Breakfast was buffet style and the selection consisted of scrambled eggs, sausage, croissants, biscuits and hash browns. The only thing I could eat was some barely warm canned biscuit, and some hashed brown potatoes with peppers and onions. Thank god for the red bell pepper and onions. That was the only vegetable I'd seen or eaten for two days other than the banana I had on Friday afternoon. Fruit was not available. I felt deprived. I've not had a hot meal or a decent meal for two days. I asked for hot water for tea indicating to the waiter that I had my own cup and tea. "Just hot water please." The waiter bought back my cup with a Lipton tea bag in it. I took it out quickly and put in the tea I bought with me.
I tried to enjoy my time alone and keep an eye on my time. I didn't want to miss the shuttle van service headed to the train station and Greyhound Bus station.
At another table I notice a scene that I'm trying to not to pay too much attention to. Three women were sitting at a table with a man. At first I hadn't noticed them. They caught my attention because the man with them is black and he has locked hair that hangs past his waist. I always notice other locked-heads. They apparently had been there a while, since it looked like they were finishing their meal. The room is relatively quite with the exception of the wait staff chatting and laughing at a table amongst themselves. A family sits in another corner with their two children a boy and girl barely school age. A couple sits quietly sipping on tea or coffee.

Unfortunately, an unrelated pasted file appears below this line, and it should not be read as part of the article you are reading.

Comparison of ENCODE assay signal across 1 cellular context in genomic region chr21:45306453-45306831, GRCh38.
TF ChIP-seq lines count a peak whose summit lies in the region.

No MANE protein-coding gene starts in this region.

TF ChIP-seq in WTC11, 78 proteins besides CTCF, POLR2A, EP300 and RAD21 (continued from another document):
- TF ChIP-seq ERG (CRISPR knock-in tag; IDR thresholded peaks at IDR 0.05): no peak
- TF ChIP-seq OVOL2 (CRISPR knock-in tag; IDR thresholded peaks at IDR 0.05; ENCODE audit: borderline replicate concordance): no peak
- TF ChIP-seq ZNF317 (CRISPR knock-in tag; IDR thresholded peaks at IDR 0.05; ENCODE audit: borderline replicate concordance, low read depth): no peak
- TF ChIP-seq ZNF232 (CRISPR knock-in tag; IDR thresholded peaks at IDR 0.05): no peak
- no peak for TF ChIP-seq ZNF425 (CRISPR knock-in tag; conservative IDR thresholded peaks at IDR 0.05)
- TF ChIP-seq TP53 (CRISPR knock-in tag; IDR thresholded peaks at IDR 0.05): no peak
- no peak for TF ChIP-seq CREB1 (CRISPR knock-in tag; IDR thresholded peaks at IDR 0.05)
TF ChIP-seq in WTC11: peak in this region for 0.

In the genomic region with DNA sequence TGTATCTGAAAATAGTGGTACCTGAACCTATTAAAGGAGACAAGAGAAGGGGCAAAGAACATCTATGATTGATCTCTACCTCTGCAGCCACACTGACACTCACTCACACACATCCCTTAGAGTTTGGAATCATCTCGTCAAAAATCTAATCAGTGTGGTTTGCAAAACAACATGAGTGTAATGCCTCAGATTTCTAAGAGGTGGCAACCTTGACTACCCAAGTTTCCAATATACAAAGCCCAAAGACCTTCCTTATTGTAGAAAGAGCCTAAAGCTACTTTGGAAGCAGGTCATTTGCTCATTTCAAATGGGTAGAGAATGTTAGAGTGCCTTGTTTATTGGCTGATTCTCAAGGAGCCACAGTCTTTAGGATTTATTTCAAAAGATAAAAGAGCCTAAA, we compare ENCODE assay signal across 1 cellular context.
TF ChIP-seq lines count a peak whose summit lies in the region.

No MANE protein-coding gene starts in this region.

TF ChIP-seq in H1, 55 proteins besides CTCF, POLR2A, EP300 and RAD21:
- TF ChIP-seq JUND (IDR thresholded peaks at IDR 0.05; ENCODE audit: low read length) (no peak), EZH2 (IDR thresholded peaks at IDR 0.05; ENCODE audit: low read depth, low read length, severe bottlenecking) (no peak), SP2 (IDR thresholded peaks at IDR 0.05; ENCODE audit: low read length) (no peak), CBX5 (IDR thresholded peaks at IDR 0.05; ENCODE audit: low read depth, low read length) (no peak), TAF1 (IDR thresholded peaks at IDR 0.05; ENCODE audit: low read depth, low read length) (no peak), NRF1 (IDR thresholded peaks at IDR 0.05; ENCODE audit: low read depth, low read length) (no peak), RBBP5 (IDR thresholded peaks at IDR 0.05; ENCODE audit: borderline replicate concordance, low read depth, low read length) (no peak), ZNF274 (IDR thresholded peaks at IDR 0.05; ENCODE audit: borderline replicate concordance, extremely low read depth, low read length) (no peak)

So back to the three women and the man. One woman is thin, young and has a ponytail pulled back into a puff of short curls. Another woman at the table has dark hair and wears a beige tube dress. When she moves the lights cause the glitter in it to flicker. She is a curvy woman. The other woman is the very opposite of her. She is very pale, tall and thin. Her skin is luminescent, but in a way that speaks illness. She is wearing a halter- top and her ribs show. The woman with the ponytail stands up and views herself in the mirror on the wall behind them. She pulls at a denim skirt that does not go past her upper thighs. She is loud. She tells the women at the table that if she had worn the other shoes, she could have made more money. She stands on her tip- toes.